One the one hand, there is of course the denotative meaning, the “gist” of the
passage; this is what you might come up with if you were to paraphrase the lines and interpret
them strictly in terms of plot. But Shakespeare’s text is also rich in connotative meaning; the
So, oft it chances in particular men,
That for some vicious mole of nature in them,
As, in their birth--wherein they are not guilty,
Since nature cannot choose his origin--
By the o'ergrowth of some complexion,
Oft breaking down the pales and forts of reason,
Or by some habit that too much o'er-leavens
The form of plausive manners, that these men,
Carrying, I say, the stamp of one defect,
Being nature's livery, or fortune's star,--
Their virtues else--be they as pure as grace,
As infinite as man may undergo--
Shall in the general censure take corruption
From that particular fault: the dram of evil
Doth all the noble substance of a doubt
To his own scandal.
• Clear relation to Hamlet’s opening soliloquy and the “rotten” state of Denmark under Claudius
• Thematic ties – Natural defects, determined by fortune and fate, stand in opposition to reason (look at the imagery).
O, what a rogue and peasant slave am I!
Is it not monstrous that this player here, O, vengeance!
But in a fiction, in a dream of passion, Why, what an ass am I! This is most brave,
Could force his soul so to his own conceit That I, the son of a dear father murder'd,
That from her working all his visage wann'd, Prompted to my revenge by heaven and hell,
Tears in his eyes, distraction in's aspect, Must, like a whore, unpack my heart with
A broken voice, and his whole function suiting words,
With forms to his conceit? and all for nothing! And fall a-cursing, like a very drab,
For Hecuba! A scullion!
What's Hecuba to him, or he to Hecuba, Fie upon't! foh! About, my brain! I have
That he should weep for her? What would he heard
do, That guilty creatures sitting at a play
Had he the motive and the cue for passion Have by the very cunning of the scene
That I have? He would drown the stage with Been struck so to the soul that presently
tears They have proclaim'd their malefactions;
And cleave the general ear with horrid speech, For murder, though it have no tongue, will
Make mad the guilty and appal the free, speak
Confound the ignorant, and amaze indeed With most miraculous organ. I'll have these
The very faculties of eyes and ears. Yet I, players
A dull and muddy-mettled rascal, peak, Play something like the murder of my father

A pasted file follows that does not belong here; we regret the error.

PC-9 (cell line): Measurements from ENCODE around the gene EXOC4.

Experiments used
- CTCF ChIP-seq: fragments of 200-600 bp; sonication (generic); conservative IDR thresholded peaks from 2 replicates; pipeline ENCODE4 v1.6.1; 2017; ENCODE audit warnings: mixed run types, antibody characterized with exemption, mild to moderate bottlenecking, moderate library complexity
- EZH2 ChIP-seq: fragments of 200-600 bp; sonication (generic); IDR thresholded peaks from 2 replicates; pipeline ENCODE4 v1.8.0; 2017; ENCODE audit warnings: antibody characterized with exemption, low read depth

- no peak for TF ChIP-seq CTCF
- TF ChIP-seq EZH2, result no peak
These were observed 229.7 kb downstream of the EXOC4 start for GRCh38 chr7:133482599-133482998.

Like John-a-dreams, unpregnant of my cause, Before mine uncle: I'll observe his looks;
And can say nothing; no, not for a king, I'll tent him to the quick: if he but blench,
Upon whose property and most dear life I know my course. The spirit that I have seen
A damn'd defeat was made. Am I a coward? May be the devil: and the devil hath power
Who calls me villain? breaks my pate across? To assume a pleasing shape; yea, and perhaps
Plucks off my beard, and blows it in my face? Out of my weakness and my melancholy,
Tweaks me by the nose? gives me the lie i' the As he is very potent with such spirits,
throat, Abuses me to damn me: I'll have grounds
As deep as to the lungs? who does me this? More relative than this: the play 's the thing
Ha! Wherein I'll catch the conscience of the king.
'Swounds, I should take it: for it cannot be
But I am pigeon-liver'd and lack gall
To make oppression bitter, or ere this
I should have fatted all the region kites
With this slave's offal: bloody, bawdy villain!
Remorseless, treacherous, lecherous, kindless
Hints for 2.2.577-634:
• Interrogate the opening line – Why does Hamlet call himself a slave? Slave to whom, or what? What if he is a
rogue slave? What’s the connotation? Is there a connection to free will, choice?
• Look at the “whore” simile? Why would Hamlet liken himself to a whore? Who else might be considered to be a
whore in this play? How might Hamlet be considered like them here?
• Consider how the discussion of the power and impotence of speech and words; who ‘says’ something here (2x),
and when (2x)? To whom? (2x)? What words produce an effect (action) within the context of this soliloquy, and
what words are associated with inaction? What accounts for the difference? What does this suggest about words in